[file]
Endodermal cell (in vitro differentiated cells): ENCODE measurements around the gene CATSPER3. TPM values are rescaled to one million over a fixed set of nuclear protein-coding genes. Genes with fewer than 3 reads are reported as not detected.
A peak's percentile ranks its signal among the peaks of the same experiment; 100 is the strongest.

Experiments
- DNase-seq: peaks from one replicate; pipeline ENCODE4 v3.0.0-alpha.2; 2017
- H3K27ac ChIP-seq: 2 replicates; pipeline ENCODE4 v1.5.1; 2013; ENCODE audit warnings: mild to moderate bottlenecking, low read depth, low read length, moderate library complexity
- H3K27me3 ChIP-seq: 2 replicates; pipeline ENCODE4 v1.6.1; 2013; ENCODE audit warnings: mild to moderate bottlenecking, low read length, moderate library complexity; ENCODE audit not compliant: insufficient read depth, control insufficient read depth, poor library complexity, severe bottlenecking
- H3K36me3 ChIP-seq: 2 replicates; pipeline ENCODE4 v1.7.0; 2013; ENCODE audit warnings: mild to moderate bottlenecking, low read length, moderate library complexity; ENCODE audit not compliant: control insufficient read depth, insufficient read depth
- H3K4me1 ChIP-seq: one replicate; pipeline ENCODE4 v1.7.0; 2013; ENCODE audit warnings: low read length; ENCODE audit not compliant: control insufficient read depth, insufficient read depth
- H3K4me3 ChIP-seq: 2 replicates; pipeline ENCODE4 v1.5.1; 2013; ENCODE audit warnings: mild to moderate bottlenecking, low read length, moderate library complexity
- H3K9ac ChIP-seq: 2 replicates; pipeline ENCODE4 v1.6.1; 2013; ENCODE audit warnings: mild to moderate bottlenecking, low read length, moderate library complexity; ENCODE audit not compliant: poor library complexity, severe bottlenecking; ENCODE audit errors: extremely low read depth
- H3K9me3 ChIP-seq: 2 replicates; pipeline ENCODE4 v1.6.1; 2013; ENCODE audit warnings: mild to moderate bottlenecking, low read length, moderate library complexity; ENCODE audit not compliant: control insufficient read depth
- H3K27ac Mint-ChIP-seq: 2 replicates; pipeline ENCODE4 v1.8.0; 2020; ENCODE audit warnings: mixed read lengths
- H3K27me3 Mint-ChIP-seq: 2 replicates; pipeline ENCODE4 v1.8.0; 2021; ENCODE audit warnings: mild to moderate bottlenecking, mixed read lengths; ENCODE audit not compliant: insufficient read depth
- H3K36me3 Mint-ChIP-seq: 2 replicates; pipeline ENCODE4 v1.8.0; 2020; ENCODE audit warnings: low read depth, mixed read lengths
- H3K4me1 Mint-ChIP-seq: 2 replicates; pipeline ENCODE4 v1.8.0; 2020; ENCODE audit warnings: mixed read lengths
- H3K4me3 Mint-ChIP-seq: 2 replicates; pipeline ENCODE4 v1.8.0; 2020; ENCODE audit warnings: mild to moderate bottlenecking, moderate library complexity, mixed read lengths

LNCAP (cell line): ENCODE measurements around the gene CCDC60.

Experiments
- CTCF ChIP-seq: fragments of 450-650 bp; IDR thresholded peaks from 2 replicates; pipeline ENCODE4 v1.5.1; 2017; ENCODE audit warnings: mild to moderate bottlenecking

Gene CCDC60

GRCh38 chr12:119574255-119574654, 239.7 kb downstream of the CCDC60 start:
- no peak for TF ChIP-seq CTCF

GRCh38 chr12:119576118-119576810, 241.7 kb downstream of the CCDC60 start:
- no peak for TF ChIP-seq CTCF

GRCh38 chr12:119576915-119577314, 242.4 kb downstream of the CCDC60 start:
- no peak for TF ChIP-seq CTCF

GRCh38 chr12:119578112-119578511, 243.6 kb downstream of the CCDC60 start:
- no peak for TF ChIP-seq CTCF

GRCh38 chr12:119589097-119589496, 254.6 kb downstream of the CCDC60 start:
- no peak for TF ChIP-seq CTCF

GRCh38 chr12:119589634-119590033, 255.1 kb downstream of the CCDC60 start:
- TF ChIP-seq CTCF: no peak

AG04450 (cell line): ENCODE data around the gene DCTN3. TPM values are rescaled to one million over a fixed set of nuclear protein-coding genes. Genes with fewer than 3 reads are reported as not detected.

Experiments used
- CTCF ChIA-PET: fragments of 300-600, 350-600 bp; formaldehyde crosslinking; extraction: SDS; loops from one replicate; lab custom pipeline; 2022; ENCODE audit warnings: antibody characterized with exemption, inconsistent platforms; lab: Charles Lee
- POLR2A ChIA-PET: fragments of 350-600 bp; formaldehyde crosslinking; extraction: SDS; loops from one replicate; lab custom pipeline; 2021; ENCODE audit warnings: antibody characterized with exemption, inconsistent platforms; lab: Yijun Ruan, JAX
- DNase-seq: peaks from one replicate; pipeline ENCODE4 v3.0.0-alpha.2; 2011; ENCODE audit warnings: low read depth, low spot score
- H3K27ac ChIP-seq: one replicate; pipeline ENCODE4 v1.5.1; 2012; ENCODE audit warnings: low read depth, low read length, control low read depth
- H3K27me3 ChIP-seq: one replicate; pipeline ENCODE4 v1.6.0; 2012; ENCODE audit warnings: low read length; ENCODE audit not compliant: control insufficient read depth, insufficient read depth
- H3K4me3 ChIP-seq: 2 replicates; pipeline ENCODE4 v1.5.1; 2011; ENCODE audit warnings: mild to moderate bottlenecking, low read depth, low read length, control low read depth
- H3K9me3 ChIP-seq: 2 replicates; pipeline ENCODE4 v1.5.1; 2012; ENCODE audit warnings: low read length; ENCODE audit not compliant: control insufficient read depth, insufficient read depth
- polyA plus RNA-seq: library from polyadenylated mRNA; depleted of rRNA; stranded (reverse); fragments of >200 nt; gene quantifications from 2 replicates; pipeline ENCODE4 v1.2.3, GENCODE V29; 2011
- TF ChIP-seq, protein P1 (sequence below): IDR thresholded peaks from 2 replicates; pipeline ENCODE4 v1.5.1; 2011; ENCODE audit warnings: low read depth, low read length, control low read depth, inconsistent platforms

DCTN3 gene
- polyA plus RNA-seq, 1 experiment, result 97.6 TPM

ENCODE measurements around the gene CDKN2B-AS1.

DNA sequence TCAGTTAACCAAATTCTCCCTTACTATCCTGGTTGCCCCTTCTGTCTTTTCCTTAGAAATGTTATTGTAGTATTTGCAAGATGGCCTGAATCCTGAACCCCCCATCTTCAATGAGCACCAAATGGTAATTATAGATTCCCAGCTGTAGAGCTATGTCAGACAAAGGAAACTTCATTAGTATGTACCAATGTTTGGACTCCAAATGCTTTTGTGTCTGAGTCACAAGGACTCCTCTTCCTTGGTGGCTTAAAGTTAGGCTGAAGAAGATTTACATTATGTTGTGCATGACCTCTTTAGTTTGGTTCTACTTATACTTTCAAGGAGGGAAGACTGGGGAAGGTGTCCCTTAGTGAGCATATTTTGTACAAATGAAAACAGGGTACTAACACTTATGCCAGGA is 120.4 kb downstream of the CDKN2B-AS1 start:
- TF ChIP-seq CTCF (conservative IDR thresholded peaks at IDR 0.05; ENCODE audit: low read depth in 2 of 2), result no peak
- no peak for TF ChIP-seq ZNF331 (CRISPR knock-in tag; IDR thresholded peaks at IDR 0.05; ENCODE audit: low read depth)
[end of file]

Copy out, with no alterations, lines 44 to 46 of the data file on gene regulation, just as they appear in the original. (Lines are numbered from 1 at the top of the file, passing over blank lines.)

DCTN3 gene
- polyA plus RNA-seq, 1 experiment, result 97.6 TPM

ENCODE measurements around the gene CDKN2B-AS1.